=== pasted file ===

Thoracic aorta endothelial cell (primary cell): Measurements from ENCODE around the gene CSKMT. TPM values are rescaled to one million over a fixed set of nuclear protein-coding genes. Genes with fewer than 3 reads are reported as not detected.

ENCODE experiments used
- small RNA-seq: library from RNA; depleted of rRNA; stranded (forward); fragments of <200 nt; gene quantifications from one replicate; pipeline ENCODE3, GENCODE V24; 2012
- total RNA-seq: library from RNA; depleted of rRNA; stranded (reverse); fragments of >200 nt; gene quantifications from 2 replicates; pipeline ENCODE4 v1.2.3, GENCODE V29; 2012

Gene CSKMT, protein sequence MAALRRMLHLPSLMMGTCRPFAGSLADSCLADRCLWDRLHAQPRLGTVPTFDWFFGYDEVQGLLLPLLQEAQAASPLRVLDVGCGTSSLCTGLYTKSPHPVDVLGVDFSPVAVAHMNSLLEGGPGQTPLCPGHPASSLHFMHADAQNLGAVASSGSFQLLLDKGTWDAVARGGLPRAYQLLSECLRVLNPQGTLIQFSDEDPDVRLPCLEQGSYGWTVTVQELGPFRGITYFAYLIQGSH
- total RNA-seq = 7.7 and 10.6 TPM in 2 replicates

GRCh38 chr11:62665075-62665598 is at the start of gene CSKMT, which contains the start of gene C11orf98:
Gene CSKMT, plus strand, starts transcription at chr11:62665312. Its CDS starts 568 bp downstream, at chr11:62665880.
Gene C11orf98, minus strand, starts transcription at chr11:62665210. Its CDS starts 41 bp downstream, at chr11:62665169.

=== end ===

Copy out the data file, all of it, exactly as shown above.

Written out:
Thoracic aorta endothelial cell (primary cell): Measurements from ENCODE around the gene CSKMT. TPM values are rescaled to one million over a fixed set of nuclear protein-coding genes. Genes with fewer than 3 reads are reported as not detected.

ENCODE experiments used
- small RNA-seq: library from RNA; depleted of rRNA; stranded (forward); fragments of <200 nt; gene quantifications from one replicate; pipeline ENCODE3, GENCODE V24; 2012
- total RNA-seq: library from RNA; depleted of rRNA; stranded (reverse); fragments of >200 nt; gene quantifications from 2 replicates; pipeline ENCODE4 v1.2.3, GENCODE V29; 2012

Gene CSKMT, protein sequence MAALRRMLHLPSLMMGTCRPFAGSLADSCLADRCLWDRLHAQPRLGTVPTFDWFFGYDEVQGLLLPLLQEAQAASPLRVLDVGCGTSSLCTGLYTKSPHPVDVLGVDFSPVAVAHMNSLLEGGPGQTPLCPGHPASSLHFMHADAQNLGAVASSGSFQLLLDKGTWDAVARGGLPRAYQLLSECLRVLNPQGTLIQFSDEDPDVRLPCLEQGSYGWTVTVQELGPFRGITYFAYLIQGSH
- total RNA-seq = 7.7 and 10.6 TPM in 2 replicates

GRCh38 chr11:62665075-62665598 is at the start of gene CSKMT, which contains the start of gene C11orf98:
Gene CSKMT, plus strand, starts transcription at chr11:62665312. Its CDS starts 568 bp downstream, at chr11:62665880.
Gene C11orf98, minus strand, starts transcription at chr11:62665210. Its CDS starts 41 bp downstream, at chr11:62665169.